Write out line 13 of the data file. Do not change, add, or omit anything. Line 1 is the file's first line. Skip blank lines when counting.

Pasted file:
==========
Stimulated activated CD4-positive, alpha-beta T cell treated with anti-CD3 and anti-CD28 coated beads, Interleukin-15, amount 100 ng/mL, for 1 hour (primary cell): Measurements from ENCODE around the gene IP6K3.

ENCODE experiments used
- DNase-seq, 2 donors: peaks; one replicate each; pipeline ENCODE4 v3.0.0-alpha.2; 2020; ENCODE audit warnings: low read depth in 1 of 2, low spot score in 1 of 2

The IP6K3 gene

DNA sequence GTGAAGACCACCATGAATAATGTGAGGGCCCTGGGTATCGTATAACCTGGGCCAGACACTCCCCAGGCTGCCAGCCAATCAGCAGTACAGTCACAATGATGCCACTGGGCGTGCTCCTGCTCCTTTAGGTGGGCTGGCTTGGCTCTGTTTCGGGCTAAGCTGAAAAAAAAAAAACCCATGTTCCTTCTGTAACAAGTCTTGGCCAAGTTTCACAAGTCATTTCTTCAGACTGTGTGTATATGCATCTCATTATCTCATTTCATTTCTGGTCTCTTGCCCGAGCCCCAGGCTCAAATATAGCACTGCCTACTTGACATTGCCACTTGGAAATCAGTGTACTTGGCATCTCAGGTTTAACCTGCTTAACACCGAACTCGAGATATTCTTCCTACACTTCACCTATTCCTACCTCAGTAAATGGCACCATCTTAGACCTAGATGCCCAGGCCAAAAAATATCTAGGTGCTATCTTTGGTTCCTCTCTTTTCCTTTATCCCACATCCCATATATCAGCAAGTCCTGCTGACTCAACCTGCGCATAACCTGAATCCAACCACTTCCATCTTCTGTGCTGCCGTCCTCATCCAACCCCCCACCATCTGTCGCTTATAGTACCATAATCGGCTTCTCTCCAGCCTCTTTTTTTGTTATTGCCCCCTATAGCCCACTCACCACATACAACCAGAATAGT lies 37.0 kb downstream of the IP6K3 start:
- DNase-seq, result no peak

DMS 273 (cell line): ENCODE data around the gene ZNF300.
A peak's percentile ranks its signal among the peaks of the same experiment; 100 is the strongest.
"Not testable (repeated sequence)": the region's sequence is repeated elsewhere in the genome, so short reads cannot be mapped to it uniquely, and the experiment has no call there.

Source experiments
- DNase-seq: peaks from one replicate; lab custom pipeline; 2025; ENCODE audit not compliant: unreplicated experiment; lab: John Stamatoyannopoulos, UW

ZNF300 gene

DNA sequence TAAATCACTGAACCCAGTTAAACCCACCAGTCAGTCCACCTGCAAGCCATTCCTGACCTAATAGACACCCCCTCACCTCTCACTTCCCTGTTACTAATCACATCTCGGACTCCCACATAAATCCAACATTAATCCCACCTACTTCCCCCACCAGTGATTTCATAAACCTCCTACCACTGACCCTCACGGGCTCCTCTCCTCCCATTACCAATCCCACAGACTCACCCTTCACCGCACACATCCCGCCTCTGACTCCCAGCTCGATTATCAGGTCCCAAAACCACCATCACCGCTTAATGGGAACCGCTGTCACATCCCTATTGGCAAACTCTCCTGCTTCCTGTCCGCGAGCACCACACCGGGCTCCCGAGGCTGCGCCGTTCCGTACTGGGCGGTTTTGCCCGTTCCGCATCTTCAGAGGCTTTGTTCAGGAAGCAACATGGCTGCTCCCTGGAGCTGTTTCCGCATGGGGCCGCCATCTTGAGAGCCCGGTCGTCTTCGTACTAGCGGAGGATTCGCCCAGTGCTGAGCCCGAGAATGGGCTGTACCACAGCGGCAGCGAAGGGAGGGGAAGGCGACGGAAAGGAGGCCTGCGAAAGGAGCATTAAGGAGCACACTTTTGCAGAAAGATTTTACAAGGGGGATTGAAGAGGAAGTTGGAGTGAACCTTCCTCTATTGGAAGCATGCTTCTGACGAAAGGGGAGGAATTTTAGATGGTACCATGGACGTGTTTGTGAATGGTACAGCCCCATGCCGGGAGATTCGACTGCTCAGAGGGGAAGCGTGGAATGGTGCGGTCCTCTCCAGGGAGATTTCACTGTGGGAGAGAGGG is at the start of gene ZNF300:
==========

DNA sequence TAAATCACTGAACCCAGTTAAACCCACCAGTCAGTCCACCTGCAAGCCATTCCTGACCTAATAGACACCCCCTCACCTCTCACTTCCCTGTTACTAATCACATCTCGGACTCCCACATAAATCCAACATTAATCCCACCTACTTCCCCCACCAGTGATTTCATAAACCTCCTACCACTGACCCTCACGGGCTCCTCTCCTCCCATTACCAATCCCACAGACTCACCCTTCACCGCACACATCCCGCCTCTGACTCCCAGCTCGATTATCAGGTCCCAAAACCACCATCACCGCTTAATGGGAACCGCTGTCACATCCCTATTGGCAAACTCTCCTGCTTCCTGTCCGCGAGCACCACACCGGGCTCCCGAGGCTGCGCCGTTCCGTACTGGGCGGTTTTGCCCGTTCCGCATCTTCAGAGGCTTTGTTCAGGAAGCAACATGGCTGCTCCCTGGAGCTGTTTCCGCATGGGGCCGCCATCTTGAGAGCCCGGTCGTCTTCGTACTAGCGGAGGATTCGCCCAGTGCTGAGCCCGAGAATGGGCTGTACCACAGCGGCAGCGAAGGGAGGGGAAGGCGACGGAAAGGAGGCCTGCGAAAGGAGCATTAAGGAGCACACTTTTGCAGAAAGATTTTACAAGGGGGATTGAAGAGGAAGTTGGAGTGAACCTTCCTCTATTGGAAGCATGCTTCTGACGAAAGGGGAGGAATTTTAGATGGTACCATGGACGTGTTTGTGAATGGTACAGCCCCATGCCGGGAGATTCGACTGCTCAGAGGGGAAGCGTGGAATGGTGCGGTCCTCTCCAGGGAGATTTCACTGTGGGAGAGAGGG is at the start of gene ZNF300: